Arash Sametipour could easily live a comfortable life in his city Burke, Virginia to where his parents immigrated after the Islamic Revolution. Born in 1975 in Tehran, he committed the biggest mistake of his whole life in the late 1990’s. He fell in love with an Iranian –American woman who tempted him to join Mujahedin-e-Khalq finally.
Mujahedin-e-Khalq at that time was considered a military force backed by Saddam Hussein trying to overthrow the Islamic regime of Iran. In 1999 Mujahedin sent him to Camp Ashraf in Iraq located in a hundred Kilometers from Iranian border. He was supposed to attempt upon a high ranking officer’s life.
"My mission to assassinate that official failed" said Sametipour in his office named Nejat Society." This is an NGO of which the objective is to return the Mujahedin members to Iranian community"
He speaks of his mission so as it was an ordinary mission. The failure in the mission made him swallow a cyanide capsule but the poison didn’t work so he tried to suicide with a grenade. He lost his right hand and was transferred to a military hospital and could survive death. Following the recovery, he spent four more years in Evin prison.
He invited, for the interview, another former member of Mujahedin Babak Amin. Babak began his studies at Vienne technical University in 1983 and was trapped by the Muajhedin in 1985. Then he flied to Bagdad by Austrian airlines and was first settled down in a camp in Kurdistan. During the Iran-Iraq war he mostly was fighting the pro-Iranian Kurds. A short time before the ceasefire, Mujahedin’s leader Masud Rajavi decided to change his tactics: as an army, Mujahedin were supposed to set out for an open face to face war against the Iranian forces. After the UN-Resolution 598 was signed in July 1987, Rajavi addressed his group:’’If we don’t attack now we will los our credit and respect."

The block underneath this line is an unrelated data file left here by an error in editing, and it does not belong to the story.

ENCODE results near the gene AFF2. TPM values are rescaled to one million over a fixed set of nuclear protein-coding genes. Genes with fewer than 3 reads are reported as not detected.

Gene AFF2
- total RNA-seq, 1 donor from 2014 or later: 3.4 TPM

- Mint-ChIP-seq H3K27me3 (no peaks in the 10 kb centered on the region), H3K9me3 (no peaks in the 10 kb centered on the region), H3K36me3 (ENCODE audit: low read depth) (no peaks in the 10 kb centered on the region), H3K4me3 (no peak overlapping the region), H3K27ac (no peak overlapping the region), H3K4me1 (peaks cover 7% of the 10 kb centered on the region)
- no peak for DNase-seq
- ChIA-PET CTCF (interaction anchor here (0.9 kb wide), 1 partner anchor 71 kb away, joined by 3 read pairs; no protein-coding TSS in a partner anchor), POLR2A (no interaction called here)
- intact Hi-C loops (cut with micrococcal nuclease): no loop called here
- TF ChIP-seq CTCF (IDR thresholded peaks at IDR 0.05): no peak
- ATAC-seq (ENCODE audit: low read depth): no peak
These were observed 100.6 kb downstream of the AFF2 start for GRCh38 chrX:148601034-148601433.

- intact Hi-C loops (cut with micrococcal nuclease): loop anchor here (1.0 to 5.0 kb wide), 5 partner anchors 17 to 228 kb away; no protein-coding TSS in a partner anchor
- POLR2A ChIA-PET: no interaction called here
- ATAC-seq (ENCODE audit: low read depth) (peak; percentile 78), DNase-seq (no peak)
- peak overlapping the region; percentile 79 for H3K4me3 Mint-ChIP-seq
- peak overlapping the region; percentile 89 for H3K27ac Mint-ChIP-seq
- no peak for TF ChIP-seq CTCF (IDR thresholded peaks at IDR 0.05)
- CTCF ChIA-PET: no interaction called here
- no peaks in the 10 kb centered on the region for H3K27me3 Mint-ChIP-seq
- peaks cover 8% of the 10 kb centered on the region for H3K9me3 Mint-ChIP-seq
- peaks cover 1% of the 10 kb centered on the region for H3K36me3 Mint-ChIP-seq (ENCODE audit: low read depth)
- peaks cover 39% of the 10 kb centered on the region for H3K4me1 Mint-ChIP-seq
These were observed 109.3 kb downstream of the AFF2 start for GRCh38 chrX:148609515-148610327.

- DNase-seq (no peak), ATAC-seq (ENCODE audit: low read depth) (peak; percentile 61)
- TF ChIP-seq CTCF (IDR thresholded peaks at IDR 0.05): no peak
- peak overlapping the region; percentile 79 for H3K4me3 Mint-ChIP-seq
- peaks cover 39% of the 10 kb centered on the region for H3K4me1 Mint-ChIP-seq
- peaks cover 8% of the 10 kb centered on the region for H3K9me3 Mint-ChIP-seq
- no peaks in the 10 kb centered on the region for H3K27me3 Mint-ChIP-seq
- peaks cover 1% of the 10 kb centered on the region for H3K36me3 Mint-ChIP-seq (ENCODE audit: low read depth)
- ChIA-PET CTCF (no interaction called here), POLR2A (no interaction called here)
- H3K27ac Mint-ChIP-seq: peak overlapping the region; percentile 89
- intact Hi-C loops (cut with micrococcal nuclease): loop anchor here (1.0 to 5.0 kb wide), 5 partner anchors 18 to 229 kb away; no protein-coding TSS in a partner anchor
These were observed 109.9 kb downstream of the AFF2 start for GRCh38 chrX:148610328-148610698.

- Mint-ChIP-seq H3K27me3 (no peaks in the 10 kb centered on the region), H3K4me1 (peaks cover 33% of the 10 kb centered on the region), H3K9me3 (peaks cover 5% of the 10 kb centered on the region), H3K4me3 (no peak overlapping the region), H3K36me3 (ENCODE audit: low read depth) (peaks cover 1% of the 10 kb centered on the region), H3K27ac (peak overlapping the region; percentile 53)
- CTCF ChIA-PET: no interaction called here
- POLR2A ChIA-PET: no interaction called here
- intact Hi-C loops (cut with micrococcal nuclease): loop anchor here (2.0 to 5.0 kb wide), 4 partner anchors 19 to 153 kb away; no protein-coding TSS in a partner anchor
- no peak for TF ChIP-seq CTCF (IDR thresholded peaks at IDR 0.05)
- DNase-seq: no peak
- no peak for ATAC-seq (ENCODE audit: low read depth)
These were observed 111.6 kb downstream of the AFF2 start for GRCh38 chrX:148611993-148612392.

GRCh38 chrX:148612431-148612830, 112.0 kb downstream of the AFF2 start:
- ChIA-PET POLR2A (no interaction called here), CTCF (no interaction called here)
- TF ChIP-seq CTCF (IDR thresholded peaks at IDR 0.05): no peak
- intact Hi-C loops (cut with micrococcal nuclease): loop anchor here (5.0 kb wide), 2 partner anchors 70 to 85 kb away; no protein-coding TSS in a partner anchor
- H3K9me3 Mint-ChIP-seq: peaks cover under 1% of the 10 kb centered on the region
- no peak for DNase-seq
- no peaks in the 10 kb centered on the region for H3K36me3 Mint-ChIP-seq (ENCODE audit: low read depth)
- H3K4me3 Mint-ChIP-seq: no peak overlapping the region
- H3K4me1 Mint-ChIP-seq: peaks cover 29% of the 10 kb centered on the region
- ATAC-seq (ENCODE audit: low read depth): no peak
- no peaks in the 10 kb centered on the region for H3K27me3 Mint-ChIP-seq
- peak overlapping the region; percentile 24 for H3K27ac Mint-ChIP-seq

On July 18th, 1987, a short time before Iran accepted the ceasefire, Mujahedin started to attack. 7000 forces took part in the operation" Eternal Light". The invasion ended with a disaster. At least 1315 people were killed. The organization had no way except engaging in terrorist operations in the Iranian territory. In 2001, armed with a Kalashnikov ,Babak was sent to Tehran in order to operate a terrorist attack. There, he was arrested and sentenced to 10 years in Jail. He was released from the prison in 2005.
Why weren’t they sentenced to death and why Babak and Sametipour were released before finishing their imprisonment period?
During Mohammad Khatami’s presidential period, Iranians’ policy towards Mujahedin changed. The 4000 Mujahedin living in Camp Ashraf could repatriate by declaring their repentance. And the prisoners also enjoyed an amnesty.
A member of the Iranian "Center for strategic studies" who wished to remain anonymous reproach the US for not being willing to close down Mujahedin’s Camp and return the members to Iran. In fact Mujahedin are the political orphans of unsteady history of the Middle East.
After the fall of Saddam Hussein, nobody knows the use of this guerrilla cult. Americans don’t trust them since some of the attempts upon the American civilians’ lives during Shah’s era were committed by the Mujahedin. But some wings in Pentagon consider them a sort of military option against Iran.
But that was this group which in 2002 revealed the Uranium enrichment program in Natanz and heavy water facility in Arak.
The group has always used this information as a reason to declare its importance. The former weapon inspector, Scott Ritter believes that the Israel Secret Service was the source of the information. Israel itself owns nuclear weapons and refuses signing NPT and the group got the information from Israel.
By the way Iraq wants to get rid of the group since they are accused of cooperating with the extremists. Arash Sametipour doesn’t deny that Nejat Society supports Tehran’s interests and petitions the removal of Camp Ashraf but he implies that their humanitarian interest is more important.
Tehran intends to resist the political wing of the organization. Iran protests the EU decision based on removing the group from the list of terrorist groups. Hannes Swoboda, vice-president of social-democrat group in European Union Parliament told the Die Presse: "substantially I am cynical toward the terrorist list. The list prevents the dialogue but removing Mujahedin’s name from the terror list, at the present time, is a kind of wrong political message."
May18th,2007/ Khordad 2nd,1386